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South Park has been trying to find its footing in gaming since the late '90s, having tried genres like first-person shooters, tower defense, and now platforming. South Park: Tenorman’s Revenge attempts to maintain the TV show’s funny, nonsensical, and often offensive tone, but falls short of creating the engaging multiplayer experience found in other 2D platformers, like New Super Mario Bros. Wii’s four player co-op.
The story starts with Cartman’s Xbox 360 hard drive being stolen by his ginger half-brother, Scott Tenorman. Not about to be deprived of their precious save data, the boys follow Tenorman through time portals and fight through his army of ginger robots while visiting notable locations from the show, such as Pi Pi’s Splashtown waterpark, Park County dump, and the depths of Hell in order to get it back. Jumping on platforms to collect items, killing ginger bots and the occasional four-assed monkey, and dodging some environmental hazards make up the game’s levels - but not much of it is all that fun.
Each of the levels follows the same basic template, only with a color-palette swap. In one level you’ll be jumping on futuristic floating platforms in a factory, and in others those platforms are clouds or slimy sewer walkways. The stages don't offer much variety to freshen up gameplay in terms of layout. Enemy types and item variety are static, and the backgrounds look bland and uninspired. It’s disappointing that there isn’t a constant barrage of nods and cameos from the show to liven up the environments – most of the time, you’ll just be looking at generic walls and backdrops.
On the other hand, there are more in-your-face references here and there, like a fight with Manbearpig, meeting Towelie, and riding the Poo Choo Express No.2, that fans will enjoy. The voice acting and cutscene visuals bring back memories of watching the episodes, although clever dialogue and ironic social commentary have been replaced by stale vulgarities and profanity. Some of the South Park “charm” is there, but only the parts that contain the “F” and “B” words.
Players can choose between one of the four South Park boys: Cartman, Stan, Kyle and Kenny. Each has a special ability that allows access to secret areas. Cartman can bash through walls with his belly, Stan throws footballs to flip switches, Kenny performs a super-high jump and Kyle unveils his red hair to stun enemies and pass through ginger-only force fields. Every character can also take on their superhero alter-egos from the Captain Hindsight episode, and gain other abilities, like being able to climb walls as The Coon or drill through floors as Toolshed. Aside from that, each character controls exactly the same.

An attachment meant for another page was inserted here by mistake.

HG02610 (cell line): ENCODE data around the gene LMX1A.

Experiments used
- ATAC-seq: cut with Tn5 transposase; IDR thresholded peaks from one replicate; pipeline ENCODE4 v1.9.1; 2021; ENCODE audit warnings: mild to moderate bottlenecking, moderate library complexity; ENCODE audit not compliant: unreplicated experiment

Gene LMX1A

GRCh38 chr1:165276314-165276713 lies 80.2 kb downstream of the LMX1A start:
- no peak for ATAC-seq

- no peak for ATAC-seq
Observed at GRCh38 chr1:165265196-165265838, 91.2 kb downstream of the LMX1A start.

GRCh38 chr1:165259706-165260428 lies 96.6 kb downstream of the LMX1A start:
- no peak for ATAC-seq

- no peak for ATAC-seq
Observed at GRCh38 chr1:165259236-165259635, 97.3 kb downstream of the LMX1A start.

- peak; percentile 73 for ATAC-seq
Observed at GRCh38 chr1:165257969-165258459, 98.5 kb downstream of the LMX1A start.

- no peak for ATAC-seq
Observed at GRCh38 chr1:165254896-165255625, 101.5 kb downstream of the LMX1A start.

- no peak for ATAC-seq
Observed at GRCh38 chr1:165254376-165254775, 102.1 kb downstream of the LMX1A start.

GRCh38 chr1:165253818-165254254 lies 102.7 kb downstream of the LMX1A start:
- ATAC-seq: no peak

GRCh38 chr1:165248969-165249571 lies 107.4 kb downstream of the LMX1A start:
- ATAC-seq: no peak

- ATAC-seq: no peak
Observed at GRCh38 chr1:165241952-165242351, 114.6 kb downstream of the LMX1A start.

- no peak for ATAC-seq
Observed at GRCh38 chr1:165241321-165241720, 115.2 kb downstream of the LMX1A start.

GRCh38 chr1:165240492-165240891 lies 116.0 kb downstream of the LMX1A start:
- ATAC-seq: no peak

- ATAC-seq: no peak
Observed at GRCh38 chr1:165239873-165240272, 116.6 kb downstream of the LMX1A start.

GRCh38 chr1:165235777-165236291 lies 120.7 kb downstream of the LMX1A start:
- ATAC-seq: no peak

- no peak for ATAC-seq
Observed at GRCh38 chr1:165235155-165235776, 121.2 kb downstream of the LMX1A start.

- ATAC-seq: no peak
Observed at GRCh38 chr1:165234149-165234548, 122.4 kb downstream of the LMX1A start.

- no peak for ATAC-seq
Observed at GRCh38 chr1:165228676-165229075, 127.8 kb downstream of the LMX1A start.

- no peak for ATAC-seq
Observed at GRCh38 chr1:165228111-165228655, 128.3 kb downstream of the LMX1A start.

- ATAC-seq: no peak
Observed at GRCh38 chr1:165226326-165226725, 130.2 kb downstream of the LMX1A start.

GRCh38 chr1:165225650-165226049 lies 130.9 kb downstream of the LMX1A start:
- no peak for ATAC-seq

Using the characters’ unique abilities to find secrets can be fun. Occasionally, it will take players combining weapon pick-ups or special abilities to get to tougher areas, but a large portion of the gameplay involves fighting enemies. Jumping on heads or smashing gingers with baseball bats and crowbars gets old fairly quickly simply because you are required to do it all the time. There are often sections that send waves of enemies at you and dispatching them all just ends up being tedious.
Adding to the repetition of smashing ginger robots, the majority of time in Tenorman’s Revenge is spent meticulously collecting useless items. Spread throughout the levels are time molecules, time cores, and Mega Man (no, not the Blue Bomber) action figures. The more items you collect, the better your level score will be, earning gold, silver, or bronze medals, which do little more than unlock an achievement. Time cores are what unlock the levels in the game. No, you can’t just move on to the next level by completing the previous one, you “buy” it with the cores you’ve collected. This makes an already tedious game even more so, forcing players to backtrack through the bland levels they have already finished with new characters.
Playing co-op lessens the repetitive gameplay since you won’t have to replay levels as many times with multiple characters, but the action is generally the same. Playing with four players allows your group access to all sections of a level and is definitely the best way to play. We had a great time griefing other players by pushing them off ledges with the shoving attack or Cartman’s belly barge, but that just ended up being a great way to lose friends.
South Park: Tenorman’s Revenge falls short of creating a truly memorable gaming experience for the license with shallow, tedious platforming gameplay, while never fully utilizing the South Park world and characters to their full potential. With such a huge property, we expected a diverse cast of characters, vibrant environments, and much more varied gameplay, but instead it was limited, dull and repetitive. Playing with a few friends who are fans of the series could do well to occupy a night of gaming, but there isn’t anything to pull you back in for a second round.
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